Authorities want people at Pride month events to be extra cautious

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Authorities in cities across the United States are on alert as Pride month begins, preparing for any potential threats as crowds — sometimes very large — plan to gather for Pride celebrations.

The U.S. State Department recently issued a renewed travel warning to LGBTQI+ travelers who the agency says “can face special challenges abroad.” The State Department reminded travelers that around 70 countries across the globe still consider same-sex relationships to be a crime. With some countries implementing “severe punishment” to those who engage in same-sex relations, the agency warned.

Travelers are urged to review the State Department’s travel checkliston their website — and country information — before traveling.

In the United States, June marks a time where crowds plan to gather in cities across the country to celebrate Pride month.


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TheFBI said in March there were no current threats of violence related to Pride month, but authorities continue to monitor for dangers.

Cheyvoryea Gibson, a special agent in charge at the FBI’s bureau in Michigan said, “The FBI wants to assure the public we take all hate-based crimes seriously.”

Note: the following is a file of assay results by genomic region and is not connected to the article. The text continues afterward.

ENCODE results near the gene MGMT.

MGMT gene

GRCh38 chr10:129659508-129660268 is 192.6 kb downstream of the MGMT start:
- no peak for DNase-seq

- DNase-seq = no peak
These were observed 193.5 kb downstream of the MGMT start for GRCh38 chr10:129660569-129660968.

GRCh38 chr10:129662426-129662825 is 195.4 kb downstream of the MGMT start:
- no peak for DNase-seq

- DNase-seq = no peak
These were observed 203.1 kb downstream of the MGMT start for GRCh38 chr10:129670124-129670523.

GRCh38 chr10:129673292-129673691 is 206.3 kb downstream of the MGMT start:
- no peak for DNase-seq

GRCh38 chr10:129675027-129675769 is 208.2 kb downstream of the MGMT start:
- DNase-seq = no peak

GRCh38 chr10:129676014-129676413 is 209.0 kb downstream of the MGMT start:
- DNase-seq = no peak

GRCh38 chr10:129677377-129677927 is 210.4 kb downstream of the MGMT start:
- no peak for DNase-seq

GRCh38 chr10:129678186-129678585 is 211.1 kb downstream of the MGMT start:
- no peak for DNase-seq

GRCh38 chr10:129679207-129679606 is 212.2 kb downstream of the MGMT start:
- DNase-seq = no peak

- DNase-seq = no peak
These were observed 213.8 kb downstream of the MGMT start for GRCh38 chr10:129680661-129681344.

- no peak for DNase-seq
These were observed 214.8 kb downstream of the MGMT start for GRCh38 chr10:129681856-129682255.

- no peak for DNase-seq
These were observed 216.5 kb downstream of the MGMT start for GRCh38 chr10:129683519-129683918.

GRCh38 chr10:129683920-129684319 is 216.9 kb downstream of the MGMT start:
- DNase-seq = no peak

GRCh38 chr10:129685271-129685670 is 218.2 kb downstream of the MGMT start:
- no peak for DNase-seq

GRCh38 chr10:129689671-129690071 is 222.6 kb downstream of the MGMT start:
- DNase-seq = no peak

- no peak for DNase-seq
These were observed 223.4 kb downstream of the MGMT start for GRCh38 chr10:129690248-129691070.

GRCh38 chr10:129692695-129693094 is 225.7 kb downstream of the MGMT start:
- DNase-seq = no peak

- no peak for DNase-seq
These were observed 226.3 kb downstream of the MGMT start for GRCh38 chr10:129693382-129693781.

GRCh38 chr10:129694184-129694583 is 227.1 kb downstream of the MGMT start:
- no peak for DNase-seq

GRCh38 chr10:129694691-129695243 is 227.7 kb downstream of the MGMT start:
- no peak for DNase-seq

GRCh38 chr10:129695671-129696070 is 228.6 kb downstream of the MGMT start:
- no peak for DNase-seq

Law enforcement say they look for various “threat indicators” — including violent threats made online, via mail or in person. Authorities also look at incidents where security measures at events or venues are unusually tested. If individuals are seen taking photos or using security related equipment to scope out access points to perform pre-operational surveillance without an explanation, that can also be seen as a possible threat indicator.

Robert Snead, a public safety expert, said law enforcement agencies are coordinating and making plans on how to keep large crowds safe.


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Snead said, “It’s not about our text book response, it’s about our immediate response. You don’t get those seconds back.”

Last year there were more than 160 LGBTQ+ community events that were targeted with threats of violence, according to GLAAD.

According to a 2022 report from the organization, around 54% of transgender and non-binary people said they feel unsafe in their own communities.

In June 2016, a mass shooting at Pulse Nightclub in Orlando, Florida left 49 people dead and 53 wounded. The alleged gunman reportedly praised ISIS during the attack.

Last year, President Joe Biden unveiled a series of initiatives with the goal of trying to better safeguard the rights and security of the LGBTQ+ community in the United States.

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